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Massachusetts health organization faces ransomware attack

Massachusetts health organization faces ransomware attack

The parent organization of Harvard Pilgrim Health Care (HPHC) and other insurance plans is undergoing a ransomware attack, causing disruptions in service and uncertainty for patients. 


What happened:

On April 17th, Point32Health announced a ransomware attack had occurred on multiple plans they are the parent of. The situation is ongoing, and impacts Harvard Pilgrim Health Care and Medicare Advantage Stride plans. As the second largest health insurer in the state, it leaves many unsure of the safety of their data.  

In an attempt to keep health information protected, the organization is significantly limiting what data is allowed to go through their digital systems. 

For Harvard Pilgrim Health Care, no files are allowed in or out, and no electronic payments are being accepted. The website has also been taken offline.

Prior authorizations for many health treatments are being waived, except for treatments such as CAR-T cell therapy, solid organic transplant surgeries, and gender-affirming surgical procedures. Prior authorization also remains a requirement for pharmacy and medical benefit drugs, which were systems unaffected by the ransomware attack. 


Why it matters:

The effects of the ransomware attack are being felt by some patients who are now struggling to receive their insurance benefits. Boston news site WCVB reported some patients had their health insurance rejected when attempting to receive care. One individual tried to use their insurance at a CVS MinuteClinic, but had to "leave the clinic without care." 

When patients are unable to receive the care they need or are told to pay out of pocket for treatment that should be covered, it increases the risk of serious illness, or worse in extreme scenarios.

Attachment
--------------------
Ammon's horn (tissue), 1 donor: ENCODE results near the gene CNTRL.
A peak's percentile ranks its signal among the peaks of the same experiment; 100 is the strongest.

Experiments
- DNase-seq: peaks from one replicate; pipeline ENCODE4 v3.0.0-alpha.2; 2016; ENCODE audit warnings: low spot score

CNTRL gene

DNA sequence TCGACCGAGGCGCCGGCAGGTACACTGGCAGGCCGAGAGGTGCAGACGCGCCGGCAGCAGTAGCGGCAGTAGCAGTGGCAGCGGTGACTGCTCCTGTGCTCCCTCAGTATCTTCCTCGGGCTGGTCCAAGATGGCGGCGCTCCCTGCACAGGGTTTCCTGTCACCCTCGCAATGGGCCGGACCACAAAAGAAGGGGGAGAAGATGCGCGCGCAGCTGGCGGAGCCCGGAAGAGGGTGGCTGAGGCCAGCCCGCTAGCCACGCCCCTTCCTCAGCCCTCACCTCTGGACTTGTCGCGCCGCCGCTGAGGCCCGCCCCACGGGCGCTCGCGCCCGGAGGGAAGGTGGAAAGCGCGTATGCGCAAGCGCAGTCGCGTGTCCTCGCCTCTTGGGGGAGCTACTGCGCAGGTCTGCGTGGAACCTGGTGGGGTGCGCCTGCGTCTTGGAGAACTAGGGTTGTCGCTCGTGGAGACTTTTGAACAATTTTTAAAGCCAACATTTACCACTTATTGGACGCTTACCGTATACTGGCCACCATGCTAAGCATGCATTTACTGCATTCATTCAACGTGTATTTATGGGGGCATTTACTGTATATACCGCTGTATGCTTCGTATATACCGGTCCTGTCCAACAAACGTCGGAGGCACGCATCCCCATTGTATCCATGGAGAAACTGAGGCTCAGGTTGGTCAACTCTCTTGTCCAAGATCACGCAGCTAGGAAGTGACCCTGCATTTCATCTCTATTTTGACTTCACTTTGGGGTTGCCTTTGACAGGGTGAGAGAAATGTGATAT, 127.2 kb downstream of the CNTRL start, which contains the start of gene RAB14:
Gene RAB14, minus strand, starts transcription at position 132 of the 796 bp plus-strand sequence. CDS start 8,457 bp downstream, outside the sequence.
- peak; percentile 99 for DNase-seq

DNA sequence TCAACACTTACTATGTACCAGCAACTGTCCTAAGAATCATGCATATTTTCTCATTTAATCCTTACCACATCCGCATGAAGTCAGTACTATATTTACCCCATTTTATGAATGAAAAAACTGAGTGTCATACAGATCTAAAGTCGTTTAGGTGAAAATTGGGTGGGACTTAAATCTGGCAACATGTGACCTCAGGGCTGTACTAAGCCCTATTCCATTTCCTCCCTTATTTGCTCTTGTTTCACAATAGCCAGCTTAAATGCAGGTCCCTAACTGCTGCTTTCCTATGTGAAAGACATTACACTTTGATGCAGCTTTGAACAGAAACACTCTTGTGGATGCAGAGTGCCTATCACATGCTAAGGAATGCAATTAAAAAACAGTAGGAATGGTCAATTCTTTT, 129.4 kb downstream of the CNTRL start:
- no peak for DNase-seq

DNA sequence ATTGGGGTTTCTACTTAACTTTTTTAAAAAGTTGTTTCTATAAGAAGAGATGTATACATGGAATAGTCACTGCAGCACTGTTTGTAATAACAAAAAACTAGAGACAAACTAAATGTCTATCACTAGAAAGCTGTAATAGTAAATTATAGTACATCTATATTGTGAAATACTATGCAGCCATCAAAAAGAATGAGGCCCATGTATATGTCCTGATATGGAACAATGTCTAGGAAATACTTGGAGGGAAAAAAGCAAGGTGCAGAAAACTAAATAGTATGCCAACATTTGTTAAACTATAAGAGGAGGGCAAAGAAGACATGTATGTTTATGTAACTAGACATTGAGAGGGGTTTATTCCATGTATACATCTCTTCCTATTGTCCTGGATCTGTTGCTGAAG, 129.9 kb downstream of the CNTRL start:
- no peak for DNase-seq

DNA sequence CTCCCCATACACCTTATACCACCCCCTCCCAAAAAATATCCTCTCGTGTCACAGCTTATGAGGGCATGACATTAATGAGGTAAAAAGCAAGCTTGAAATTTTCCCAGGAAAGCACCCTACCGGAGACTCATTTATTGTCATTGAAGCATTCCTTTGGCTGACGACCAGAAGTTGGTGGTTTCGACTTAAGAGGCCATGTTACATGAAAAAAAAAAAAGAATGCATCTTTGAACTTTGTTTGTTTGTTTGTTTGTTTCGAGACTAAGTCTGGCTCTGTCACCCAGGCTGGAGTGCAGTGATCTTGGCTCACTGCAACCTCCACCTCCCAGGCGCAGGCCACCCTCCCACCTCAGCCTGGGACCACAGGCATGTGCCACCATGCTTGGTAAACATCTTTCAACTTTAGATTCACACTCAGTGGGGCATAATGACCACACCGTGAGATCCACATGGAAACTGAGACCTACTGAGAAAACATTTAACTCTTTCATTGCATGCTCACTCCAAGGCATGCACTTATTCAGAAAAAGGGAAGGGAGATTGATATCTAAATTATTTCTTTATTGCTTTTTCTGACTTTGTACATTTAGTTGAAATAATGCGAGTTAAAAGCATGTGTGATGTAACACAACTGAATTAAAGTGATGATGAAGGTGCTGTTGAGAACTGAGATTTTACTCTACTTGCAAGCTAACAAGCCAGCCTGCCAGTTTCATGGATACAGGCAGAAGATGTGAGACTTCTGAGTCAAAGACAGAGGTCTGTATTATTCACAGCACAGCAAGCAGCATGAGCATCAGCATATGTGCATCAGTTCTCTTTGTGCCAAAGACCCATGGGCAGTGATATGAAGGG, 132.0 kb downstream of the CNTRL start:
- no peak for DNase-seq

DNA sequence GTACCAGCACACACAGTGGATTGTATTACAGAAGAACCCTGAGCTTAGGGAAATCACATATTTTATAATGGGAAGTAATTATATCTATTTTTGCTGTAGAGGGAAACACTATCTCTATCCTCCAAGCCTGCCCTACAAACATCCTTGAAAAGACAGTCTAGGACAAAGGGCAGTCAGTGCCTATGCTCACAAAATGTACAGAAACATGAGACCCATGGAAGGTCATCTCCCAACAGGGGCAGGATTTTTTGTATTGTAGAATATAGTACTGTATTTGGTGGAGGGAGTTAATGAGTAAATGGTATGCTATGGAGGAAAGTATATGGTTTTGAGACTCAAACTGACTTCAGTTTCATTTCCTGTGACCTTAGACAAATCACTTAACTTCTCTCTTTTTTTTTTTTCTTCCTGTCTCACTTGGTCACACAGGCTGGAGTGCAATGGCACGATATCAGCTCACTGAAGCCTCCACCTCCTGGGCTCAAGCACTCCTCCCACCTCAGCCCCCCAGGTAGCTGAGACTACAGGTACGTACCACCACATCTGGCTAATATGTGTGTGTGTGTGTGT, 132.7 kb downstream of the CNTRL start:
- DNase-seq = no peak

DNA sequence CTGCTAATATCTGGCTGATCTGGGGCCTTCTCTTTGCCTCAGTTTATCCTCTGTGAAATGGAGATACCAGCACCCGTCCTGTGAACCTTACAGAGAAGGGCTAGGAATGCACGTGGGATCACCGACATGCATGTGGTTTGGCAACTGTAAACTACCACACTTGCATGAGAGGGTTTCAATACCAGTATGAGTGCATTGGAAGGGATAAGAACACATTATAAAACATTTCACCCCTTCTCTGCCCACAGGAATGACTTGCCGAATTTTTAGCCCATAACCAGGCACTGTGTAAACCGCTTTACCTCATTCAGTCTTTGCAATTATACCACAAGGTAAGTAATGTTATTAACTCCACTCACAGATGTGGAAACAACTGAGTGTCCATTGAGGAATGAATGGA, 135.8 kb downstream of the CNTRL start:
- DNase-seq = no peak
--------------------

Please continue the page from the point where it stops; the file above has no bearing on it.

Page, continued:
What was said:

In their statement, the company explained their decision to take Harvard Pilgrim Health Care offline was "proactive," and they are now working with "third-party cybersecurity experts to conduct a thorough investigation into this incident and remediate the situation." 

While Point32Health detected an unauthorized party, they currently believe that no data has been compromised. 

Harvard Pilgrim Health Care is recommending individuals needing assistance "call the number on the back of their ID Card" to work with a representative in order to access insurance benefits. 


Going deeper:

Ransomware attacks like the one faced by Point32Health are becoming increasingly common. Healthcare organizations tend to be vulnerable to attacks because they are more likely to pay the attackers than slow down their processes. 

As 2023 marches on, it's estimated that ransomware attacks will continue evolving and increasing, with more attackers eying healthcare organizations. 

Read more: Ransomware is targeting vulnerable, smaller clinics


The bottom line:

Point32Health has yet to release information on what may have led to the ransomware attack or if they paid the attackers. Regardless, they face significant impacts on services that may impact patients even after the service has been restored. Healthcare companies must remain diligent in discovering how these ransomware attacks occur and follow proper cybersecurity measures to prevent future events from taking place. 

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